Today marks four years since I officially retired from the Unites States Air Force. Just like the 21 years I spent in service, the last four years has gone extremely fast. All in all, I have no major complaints about civilian life, but I do miss active duty service.
One of the biggest things that has occurred in the last four years is the realization that I have now lived in a single place for the longest period of my life, ever! Back in June, we hit six years back in Florida. It was interesting to have that realization. There have been many times that Stephanie and I have looked at each other and thought, “It’s time to move!” The decoration on our wall which covers all the places I lived while serving shows 11 locations.
Another first that has occurred, is having a single job for the longest time ever. Prior to Air Force retirement the longest single assignment I had was a period of four years. Even in that period I held different positions. Since retirement, I have been working for the same boss doing software engineering and development. The total time working for him has now been just over four years. I was lucky and had a significant amount of terminal leave and was working the new job while still on active duty.
There are many things that I do miss. For one, the people I had the opportunity to work with over the years. There really are no others like your brothers and sisters in arms! You can have conversations with your co-workers, but unless they served they don’t fully understand. That isn’t a bad thing and I wouldn’t trade any of my co-workers for anything. They are all great people. I have a great boss and work with so many talented individuals.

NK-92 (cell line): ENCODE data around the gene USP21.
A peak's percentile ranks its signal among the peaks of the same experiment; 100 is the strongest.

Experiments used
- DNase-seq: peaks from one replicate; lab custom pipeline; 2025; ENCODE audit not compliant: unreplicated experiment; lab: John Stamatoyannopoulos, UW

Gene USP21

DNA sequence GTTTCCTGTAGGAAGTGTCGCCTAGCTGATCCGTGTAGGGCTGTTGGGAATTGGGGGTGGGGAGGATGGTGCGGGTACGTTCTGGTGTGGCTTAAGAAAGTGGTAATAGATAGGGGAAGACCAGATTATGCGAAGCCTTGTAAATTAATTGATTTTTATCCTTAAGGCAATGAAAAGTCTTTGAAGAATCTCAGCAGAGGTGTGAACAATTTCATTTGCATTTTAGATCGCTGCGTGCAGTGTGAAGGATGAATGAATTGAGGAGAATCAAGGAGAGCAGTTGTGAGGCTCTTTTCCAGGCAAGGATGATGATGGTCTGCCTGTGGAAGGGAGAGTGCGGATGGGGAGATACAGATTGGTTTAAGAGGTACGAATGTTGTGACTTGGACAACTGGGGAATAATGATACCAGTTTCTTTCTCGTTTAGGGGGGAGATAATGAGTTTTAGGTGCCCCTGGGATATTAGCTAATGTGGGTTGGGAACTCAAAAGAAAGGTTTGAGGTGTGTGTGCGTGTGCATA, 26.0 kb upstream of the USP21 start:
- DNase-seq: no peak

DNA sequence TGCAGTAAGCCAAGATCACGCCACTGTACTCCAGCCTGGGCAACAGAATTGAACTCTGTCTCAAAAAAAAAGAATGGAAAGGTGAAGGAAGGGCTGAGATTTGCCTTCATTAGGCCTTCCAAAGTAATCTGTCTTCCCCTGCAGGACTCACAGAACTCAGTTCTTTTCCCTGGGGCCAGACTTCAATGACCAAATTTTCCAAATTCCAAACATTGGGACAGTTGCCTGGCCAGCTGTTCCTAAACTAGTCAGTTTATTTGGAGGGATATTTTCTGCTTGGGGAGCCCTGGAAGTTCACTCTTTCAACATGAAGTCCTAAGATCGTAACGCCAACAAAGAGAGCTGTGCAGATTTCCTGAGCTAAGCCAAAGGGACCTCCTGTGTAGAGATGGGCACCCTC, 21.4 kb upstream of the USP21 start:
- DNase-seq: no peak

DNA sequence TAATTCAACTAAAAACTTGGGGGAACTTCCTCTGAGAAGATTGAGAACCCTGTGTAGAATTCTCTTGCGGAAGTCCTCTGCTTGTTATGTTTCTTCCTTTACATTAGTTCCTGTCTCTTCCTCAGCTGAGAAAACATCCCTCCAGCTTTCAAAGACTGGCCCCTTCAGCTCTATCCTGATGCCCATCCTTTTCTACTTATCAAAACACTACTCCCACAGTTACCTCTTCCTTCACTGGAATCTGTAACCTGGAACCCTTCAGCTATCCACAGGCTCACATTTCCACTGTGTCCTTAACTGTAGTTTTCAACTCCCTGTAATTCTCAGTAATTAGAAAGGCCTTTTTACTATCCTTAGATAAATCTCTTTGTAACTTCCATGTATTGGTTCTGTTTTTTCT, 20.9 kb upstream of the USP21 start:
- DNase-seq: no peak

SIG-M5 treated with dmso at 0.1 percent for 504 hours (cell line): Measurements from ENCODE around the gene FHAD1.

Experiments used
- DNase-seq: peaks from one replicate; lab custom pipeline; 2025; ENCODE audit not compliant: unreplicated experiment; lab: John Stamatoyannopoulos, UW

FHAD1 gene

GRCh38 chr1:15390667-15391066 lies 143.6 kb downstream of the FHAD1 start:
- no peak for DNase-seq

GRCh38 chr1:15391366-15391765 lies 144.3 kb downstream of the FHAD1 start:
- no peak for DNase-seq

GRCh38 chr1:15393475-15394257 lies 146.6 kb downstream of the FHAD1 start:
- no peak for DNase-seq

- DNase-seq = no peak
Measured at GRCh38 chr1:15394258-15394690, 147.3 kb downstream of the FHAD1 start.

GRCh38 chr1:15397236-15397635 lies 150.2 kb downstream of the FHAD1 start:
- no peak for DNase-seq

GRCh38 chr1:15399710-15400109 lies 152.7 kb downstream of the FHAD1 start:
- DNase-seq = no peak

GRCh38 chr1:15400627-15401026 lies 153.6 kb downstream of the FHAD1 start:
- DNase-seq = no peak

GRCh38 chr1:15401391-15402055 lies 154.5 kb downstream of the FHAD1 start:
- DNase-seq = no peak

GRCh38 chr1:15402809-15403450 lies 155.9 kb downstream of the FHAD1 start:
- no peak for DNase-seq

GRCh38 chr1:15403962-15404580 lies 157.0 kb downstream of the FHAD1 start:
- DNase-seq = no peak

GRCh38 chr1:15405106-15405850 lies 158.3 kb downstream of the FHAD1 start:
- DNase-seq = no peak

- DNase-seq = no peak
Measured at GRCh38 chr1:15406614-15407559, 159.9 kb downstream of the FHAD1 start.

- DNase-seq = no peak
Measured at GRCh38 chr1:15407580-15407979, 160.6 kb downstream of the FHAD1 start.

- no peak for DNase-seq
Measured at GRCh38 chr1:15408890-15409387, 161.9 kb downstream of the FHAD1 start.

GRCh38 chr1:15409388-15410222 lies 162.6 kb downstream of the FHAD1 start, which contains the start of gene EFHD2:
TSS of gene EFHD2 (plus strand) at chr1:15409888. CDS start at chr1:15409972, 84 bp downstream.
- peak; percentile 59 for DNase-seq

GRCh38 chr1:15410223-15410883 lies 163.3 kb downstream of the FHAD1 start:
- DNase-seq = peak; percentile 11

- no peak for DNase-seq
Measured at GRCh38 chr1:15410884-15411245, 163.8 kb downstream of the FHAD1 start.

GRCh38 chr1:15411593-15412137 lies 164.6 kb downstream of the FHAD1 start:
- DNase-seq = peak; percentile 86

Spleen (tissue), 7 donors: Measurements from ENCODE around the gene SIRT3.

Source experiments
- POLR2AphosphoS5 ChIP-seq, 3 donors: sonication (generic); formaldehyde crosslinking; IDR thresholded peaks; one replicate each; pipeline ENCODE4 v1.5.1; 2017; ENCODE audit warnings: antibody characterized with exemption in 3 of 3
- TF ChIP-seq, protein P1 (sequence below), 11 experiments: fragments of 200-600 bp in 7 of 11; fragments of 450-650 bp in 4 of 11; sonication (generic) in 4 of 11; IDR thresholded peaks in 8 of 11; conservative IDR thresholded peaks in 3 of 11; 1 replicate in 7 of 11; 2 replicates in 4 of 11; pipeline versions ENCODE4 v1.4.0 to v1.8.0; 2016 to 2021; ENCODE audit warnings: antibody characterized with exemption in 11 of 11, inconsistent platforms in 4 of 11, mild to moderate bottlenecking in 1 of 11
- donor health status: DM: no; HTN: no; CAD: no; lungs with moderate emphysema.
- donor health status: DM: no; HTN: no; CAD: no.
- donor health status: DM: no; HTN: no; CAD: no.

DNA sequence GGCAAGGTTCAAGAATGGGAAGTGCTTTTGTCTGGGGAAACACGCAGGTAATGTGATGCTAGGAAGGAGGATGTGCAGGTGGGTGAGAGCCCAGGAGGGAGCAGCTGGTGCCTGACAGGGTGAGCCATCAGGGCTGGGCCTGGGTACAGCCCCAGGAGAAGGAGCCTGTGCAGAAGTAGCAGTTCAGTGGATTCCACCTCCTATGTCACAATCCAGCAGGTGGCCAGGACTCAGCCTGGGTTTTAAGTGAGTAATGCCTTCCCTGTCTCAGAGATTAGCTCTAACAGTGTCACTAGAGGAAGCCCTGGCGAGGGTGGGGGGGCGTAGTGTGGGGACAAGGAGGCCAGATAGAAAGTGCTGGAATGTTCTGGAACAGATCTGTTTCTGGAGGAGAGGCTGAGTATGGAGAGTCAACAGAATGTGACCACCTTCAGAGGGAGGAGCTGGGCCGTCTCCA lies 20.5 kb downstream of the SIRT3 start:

Another thing I find interesting since retirement is the changes in health care benefits. I am not complaining about them at all. The cost is still very low compared to some of the costs I have heard others pay. However, it is sort of disgruntling when the changes made increase your out of pocket costs. Again, it’s not a complaint just disappointing.
My home office is filled with memorabilia from my service time. There are reminders of the things I accomplished in the Air Force. I completed 13 years enlisted maintaining F-111s and F-15s. Another eight years as an officer helping keep GPS systems going, writing software for DoD super computer access, and teaching young adults about Air Force life so that they could continue the traditions of those who had served before them.
I still serve today as a civil servant. I took an oath about a year and a half ago that was almost identical to the oath I took when I commissioned. I still protect our nations interests in an agency whose mission statement is, “With honor and integrity, we will safeguard the American people, our homeland, and our values.” I am still a small piece in a big puzzle, and each of us has an important part which should be done well and to the best of our abilities. This chapter of my life has started out great and I hope that by the end of it, I can look back and think of all the things accomplished and feel just as satisfied with it as I do with the accomplishments of my Air Force career.